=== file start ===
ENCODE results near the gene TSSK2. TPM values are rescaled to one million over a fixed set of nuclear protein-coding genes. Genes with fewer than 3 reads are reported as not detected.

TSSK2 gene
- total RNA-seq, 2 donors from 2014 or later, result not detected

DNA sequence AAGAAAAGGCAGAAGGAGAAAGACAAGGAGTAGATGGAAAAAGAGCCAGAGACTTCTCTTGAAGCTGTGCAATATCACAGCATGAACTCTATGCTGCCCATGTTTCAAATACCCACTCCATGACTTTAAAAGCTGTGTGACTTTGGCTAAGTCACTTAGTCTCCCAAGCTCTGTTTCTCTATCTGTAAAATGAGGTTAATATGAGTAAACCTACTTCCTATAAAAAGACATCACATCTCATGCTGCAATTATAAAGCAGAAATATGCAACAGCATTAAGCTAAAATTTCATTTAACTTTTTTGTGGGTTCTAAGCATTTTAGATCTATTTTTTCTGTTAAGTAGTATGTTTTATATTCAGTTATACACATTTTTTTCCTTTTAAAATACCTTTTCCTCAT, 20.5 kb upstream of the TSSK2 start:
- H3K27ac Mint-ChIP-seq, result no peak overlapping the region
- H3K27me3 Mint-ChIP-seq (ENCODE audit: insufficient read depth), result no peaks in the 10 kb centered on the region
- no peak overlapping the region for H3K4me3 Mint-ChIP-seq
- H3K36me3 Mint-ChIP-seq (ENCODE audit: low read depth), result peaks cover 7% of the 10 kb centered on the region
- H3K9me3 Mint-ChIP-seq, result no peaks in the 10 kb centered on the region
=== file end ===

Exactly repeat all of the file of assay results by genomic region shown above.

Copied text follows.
ENCODE results near the gene TSSK2. TPM values are rescaled to one million over a fixed set of nuclear protein-coding genes. Genes with fewer than 3 reads are reported as not detected.

TSSK2 gene
- total RNA-seq, 2 donors from 2014 or later, result not detected

DNA sequence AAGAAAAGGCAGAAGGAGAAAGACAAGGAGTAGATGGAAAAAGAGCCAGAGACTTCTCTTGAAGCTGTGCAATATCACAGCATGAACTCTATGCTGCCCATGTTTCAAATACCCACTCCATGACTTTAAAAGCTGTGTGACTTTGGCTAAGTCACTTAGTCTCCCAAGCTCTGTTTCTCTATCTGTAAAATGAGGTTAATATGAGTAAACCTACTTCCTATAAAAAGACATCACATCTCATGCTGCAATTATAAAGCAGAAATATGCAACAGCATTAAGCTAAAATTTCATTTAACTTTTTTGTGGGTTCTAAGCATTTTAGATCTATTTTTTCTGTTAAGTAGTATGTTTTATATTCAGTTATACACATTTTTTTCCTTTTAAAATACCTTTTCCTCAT, 20.5 kb upstream of the TSSK2 start:
- H3K27ac Mint-ChIP-seq, result no peak overlapping the region
- H3K27me3 Mint-ChIP-seq (ENCODE audit: insufficient read depth), result no peaks in the 10 kb centered on the region
- no peak overlapping the region for H3K4me3 Mint-ChIP-seq
- H3K36me3 Mint-ChIP-seq (ENCODE audit: low read depth), result peaks cover 7% of the 10 kb centered on the region
- H3K9me3 Mint-ChIP-seq, result no peaks in the 10 kb centered on the region